Mother Bethel A.M.E. Church:
Back to the Free African Society
Those blacks who left St. George's turned to the Free African Society as a de facto church. Allen helped to minister to the spiritual needs of those in the group. Over time, the FAS began to take on trappings of Quaker culture. Quakers were admired for their abolitionist views, philanthropy, and moral rectitude. In fact, the FAS charter mandated that all treasurers of the society were to be Quakers. This would facilitate the Society's dealings with financial institutions.
Allen, however, was disenchanted with the Society's mirroring of Quaker ways, finding them inimical with what he felt blacks needed spiritually. Beginning each meeting with a Quaker-like silence of 15 minutes, for instance, was diametrically opposed to the spontaneity and exuberant atmosphere of Methodist services. Unable to embrace the ways of the FAS, Allen was "read out" of the society on June 20, 1789.
Leadership of the Society fell to fellow Methodist Absalom Jones who felt it was important that those in the Society be spiritually attended to. Jones began to draw up a subscription list for the building of a church for the society's members. Though Allen was disassociated from the FAS he enthusiastically supported the plan to form the nation's first black church. Several whites, including Robert Ralston, Benjamin "the father of American Medicine" Rush, and a different William White, the Bishop of the Episcopal church, threw both financial and moral support behind the project.
Allen was given the responsibility of buying land for the church. Laying out his own money, Allen purchased a plot of land at 6th and Lombard in Philadelphia's already historic black community. As a note, during his early years in Philadelphia, Allen supported himself as a chimney sweep and parlayed his earnings into a shoemaking shop which eventually employed several apprentices. He was practicing the diligence and ethos of hard work that he preached. The disciplined preacher ultimately became a rather prosperous Philadelphian, donating almost $10,000 to the AME church.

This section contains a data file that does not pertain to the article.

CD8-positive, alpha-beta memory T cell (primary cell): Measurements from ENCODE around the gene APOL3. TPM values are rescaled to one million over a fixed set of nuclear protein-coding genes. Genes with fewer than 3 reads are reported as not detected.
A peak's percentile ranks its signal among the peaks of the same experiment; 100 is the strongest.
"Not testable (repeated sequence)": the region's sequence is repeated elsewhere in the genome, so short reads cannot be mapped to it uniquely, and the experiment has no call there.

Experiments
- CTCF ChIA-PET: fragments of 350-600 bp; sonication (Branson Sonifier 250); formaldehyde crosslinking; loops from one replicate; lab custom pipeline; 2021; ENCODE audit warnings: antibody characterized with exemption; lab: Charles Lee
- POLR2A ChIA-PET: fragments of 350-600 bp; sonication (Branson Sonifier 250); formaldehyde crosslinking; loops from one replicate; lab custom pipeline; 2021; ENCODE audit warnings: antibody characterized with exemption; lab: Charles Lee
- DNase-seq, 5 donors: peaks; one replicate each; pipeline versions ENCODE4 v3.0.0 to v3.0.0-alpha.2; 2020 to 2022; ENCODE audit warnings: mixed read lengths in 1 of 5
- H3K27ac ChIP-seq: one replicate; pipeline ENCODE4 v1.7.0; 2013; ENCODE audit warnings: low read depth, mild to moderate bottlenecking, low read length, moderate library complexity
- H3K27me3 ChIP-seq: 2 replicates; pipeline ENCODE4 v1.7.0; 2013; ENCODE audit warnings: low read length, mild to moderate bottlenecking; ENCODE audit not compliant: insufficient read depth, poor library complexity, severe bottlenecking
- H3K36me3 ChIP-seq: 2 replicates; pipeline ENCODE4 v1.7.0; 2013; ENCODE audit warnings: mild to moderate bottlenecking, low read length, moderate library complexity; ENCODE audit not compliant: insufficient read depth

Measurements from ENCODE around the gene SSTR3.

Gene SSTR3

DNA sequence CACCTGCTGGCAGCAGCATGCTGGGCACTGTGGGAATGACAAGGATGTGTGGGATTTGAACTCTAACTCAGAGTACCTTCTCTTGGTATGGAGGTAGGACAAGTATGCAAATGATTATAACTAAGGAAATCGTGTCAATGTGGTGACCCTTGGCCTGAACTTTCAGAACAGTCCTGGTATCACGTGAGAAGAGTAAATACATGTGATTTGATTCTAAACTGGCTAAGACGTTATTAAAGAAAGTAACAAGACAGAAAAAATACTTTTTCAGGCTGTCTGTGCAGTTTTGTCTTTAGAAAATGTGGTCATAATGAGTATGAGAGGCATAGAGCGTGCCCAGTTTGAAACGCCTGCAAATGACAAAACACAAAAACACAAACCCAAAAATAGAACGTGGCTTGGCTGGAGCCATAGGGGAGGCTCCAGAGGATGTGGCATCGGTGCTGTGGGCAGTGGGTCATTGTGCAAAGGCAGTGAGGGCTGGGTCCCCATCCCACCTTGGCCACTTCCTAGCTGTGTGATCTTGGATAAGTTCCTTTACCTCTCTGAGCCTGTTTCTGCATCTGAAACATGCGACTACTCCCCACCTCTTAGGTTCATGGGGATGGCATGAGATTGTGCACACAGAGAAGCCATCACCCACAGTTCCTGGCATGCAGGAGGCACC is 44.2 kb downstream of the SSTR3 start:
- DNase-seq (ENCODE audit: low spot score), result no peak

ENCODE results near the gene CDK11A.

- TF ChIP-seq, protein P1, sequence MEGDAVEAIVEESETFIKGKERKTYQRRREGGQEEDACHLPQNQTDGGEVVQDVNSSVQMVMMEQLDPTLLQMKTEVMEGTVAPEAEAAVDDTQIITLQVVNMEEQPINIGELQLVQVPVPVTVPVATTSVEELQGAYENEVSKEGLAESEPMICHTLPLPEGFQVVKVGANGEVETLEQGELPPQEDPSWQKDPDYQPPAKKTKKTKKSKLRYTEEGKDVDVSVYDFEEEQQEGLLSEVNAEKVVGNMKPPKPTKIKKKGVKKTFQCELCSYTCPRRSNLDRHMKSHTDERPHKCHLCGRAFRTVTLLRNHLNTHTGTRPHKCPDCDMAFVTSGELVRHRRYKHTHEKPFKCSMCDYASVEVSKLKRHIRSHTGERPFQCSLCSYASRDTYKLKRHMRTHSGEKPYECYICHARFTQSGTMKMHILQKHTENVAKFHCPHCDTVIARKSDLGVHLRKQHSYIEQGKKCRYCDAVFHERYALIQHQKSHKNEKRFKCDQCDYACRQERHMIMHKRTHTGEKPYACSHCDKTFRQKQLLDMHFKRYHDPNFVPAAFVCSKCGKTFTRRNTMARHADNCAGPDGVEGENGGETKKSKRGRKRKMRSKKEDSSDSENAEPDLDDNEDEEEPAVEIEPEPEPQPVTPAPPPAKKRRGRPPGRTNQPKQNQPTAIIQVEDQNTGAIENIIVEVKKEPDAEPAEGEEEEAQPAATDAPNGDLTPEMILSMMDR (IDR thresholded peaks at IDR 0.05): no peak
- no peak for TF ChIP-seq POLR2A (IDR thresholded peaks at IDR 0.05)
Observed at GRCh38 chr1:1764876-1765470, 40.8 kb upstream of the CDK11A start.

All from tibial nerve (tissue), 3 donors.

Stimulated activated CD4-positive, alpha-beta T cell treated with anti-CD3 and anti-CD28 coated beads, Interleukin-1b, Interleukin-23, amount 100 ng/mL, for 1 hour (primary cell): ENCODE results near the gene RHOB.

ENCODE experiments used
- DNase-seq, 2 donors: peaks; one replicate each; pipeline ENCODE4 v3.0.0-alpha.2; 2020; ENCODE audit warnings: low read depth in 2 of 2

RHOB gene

Allen now owned this property, but the FAS decided that they wanted their church built outside the black community, on Fifth Street, south of Walnut Street, in a mostly white neighborhood. Groundbreaking was in 1791 and Allen enjoyed the honor of breaking earth on the project.
Yet, it was still unclear what denomination the church would be. Since the black walkout at St. George's, the white Methodists had increased the hostility aimed at the splinter group while still trying to lure them back in the fold. Elders at St. George's saw their authority threatened, and in turn threatened to expel the exiles permanently. Allen replied that they could not be part of a church where they had been so "scandalously treated." He addressed St. George's Reverend McCloskey, saying, "If you deny us your name [Methodism] you cannot seal up the scripture from us, and deny us a name in heaven."
The FAS voted to be Episcopalian even though Jones and Allen wanted it to be Methodist. Absalom Jones agreed to head what would be called the Saint Thomas African Episcopal Church. In 1804, Jones would go on to be ordained the first black priest in the United States. W.E.B. DuBois said of Saint Thomas's: "the church has always been foremost in good work." Officers from St. Thomas's went on to found the nation's first black insurance firm.